A virtual talk on the importance of digital access to archival records when studying Indigenous histories is now available for viewing.
Digital Access and Indigenous Histories: Supporting Self-Determination and Historical Research in Community was presented by Heather George, guest curator at Woodland Cultural Centre, and Gillian Dunks, archives arrangement and description librarian, on Jan. 17, 2023.
“When we’re trying to understand the history of our communities, in addition to the oral history that we have, a lot of this information is in archival collections that can be really difficult to access, whether it be due to cost or insufficient digitization of material,” said George.
Featured in the presentation are the century-old papers of Andrew Gordon (A.G.) Chisholm, a lawyer who served Six Nations of the Grand River throughout the early 1900s.
Chisholm’s papers play a key role in George’s curation of an exhibition coming next fall at the Woodland Cultural Centre, which seeks to explore the events that led to the community’s first Elected Band Council in 1924 and better understand the evolving debates about who represents the community and what governance should look like moving forward.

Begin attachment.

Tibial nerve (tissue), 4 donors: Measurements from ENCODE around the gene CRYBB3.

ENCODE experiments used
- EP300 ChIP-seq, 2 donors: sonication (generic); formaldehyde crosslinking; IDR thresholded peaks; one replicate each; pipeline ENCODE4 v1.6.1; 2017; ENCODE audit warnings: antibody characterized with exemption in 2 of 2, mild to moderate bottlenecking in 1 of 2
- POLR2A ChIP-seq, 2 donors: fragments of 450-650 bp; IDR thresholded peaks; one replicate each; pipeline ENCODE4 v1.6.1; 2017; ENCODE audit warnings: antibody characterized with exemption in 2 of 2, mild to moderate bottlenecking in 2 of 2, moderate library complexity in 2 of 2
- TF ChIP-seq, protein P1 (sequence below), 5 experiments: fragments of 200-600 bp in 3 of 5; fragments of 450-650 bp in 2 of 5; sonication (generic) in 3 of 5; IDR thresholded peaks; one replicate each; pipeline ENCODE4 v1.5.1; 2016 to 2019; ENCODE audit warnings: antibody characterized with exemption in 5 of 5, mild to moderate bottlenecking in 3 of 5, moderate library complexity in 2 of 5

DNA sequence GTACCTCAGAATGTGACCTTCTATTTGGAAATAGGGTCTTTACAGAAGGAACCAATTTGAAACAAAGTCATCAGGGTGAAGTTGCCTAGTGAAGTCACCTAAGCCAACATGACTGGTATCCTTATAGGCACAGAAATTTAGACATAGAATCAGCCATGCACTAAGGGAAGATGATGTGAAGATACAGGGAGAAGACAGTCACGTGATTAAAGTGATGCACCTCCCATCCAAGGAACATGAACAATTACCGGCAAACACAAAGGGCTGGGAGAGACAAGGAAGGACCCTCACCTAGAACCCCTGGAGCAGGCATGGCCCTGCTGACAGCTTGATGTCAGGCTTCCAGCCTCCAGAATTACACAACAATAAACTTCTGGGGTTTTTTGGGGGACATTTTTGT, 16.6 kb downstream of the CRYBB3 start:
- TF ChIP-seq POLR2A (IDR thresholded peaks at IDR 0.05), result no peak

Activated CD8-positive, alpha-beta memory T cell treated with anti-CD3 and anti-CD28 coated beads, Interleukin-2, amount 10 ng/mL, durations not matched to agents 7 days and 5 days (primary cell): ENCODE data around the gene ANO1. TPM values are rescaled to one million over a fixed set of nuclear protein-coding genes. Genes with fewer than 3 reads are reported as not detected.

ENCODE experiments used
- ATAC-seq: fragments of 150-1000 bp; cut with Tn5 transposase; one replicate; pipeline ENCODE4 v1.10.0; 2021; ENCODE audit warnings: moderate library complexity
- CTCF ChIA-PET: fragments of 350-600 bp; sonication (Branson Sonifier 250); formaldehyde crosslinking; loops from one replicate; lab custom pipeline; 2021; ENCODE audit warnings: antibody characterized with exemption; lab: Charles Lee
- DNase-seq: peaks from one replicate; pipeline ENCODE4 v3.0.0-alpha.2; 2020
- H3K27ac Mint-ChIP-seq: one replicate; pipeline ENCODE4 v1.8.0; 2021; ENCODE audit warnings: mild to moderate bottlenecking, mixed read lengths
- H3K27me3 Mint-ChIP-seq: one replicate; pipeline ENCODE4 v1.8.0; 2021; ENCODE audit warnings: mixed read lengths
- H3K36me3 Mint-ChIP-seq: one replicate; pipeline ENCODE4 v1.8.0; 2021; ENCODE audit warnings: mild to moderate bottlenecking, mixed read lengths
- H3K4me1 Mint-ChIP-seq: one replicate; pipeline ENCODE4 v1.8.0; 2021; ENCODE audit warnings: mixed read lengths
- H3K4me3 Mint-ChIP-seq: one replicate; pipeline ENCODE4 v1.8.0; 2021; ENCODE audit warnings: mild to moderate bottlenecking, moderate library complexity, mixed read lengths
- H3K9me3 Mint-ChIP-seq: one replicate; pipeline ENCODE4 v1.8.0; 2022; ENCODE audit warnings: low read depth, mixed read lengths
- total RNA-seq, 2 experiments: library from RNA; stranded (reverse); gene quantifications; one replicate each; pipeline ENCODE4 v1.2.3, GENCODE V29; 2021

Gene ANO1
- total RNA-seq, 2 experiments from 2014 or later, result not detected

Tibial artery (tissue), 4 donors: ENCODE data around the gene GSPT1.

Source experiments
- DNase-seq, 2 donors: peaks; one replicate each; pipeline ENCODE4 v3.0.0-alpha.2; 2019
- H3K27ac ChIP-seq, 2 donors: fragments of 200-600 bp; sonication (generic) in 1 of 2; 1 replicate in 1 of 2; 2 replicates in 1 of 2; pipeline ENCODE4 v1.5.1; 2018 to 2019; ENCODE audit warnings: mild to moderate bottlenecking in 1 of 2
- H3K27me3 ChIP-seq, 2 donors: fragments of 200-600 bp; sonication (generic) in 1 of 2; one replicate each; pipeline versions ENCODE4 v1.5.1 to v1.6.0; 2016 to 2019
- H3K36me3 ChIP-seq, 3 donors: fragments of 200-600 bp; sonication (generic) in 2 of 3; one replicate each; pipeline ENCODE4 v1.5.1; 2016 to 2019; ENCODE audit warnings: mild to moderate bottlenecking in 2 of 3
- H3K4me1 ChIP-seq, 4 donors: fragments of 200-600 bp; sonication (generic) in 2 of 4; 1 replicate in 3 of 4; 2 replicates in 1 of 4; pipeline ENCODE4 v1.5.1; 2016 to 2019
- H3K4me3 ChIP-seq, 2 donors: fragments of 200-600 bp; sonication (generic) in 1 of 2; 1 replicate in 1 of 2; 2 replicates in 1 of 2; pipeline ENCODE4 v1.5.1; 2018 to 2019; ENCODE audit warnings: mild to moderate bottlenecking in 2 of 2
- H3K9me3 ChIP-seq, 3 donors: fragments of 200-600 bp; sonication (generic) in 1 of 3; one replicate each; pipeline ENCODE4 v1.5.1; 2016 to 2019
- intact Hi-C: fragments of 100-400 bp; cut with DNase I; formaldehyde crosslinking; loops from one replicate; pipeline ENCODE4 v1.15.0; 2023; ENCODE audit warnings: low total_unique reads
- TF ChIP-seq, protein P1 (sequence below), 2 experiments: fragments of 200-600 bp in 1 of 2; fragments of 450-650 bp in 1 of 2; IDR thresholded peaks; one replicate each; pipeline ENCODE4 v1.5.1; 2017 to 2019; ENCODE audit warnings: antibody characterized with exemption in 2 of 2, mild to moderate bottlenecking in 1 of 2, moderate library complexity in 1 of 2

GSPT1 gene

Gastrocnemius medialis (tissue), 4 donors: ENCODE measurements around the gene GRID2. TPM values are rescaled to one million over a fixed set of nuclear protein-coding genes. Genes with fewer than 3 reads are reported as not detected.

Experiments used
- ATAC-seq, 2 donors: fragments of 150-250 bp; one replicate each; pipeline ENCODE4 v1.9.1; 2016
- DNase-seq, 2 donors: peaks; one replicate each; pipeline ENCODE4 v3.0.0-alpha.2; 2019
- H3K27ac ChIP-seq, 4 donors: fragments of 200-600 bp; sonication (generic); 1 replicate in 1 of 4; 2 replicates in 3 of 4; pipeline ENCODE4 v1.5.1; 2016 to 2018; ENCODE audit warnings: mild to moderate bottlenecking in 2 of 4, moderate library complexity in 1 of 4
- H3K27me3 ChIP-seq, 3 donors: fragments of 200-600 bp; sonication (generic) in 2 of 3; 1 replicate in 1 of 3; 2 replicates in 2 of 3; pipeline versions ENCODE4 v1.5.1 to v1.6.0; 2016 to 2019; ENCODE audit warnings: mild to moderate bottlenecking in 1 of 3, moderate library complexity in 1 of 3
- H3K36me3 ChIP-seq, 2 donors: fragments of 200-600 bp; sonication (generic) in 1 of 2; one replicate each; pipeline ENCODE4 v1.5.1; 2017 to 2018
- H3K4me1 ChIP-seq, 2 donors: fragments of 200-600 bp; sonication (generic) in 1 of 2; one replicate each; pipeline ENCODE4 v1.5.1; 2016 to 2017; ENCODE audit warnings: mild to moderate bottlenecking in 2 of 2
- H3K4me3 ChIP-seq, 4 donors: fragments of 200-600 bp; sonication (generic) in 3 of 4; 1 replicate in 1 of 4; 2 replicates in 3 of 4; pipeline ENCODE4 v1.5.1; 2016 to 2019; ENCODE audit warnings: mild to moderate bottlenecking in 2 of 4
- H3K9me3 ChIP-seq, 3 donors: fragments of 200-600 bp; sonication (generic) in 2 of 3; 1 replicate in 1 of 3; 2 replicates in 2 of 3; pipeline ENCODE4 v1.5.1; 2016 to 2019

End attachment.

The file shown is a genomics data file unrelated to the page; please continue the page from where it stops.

The Chisholm archive is housed at the William Ready Division of Archives and Research Collections at McMaster University Library.
To view the full selection of Archives Alive event recordings, visit this McMaster library webpage.
Archives Alive showcases the unique holdings of McMaster University Library’s William Ready Division of Archives and Research Collections. A wealth of resources exist which will delight and inform, from rare books created before 1800 to contemporary writers’ archives. Recognizing that archives can feel intimidating, these talks allow staff and researchers to share their knowledge with the community and introduce collection items housed within the library. Archives Alive is presented by McMaster University Library and McMaster Alumni.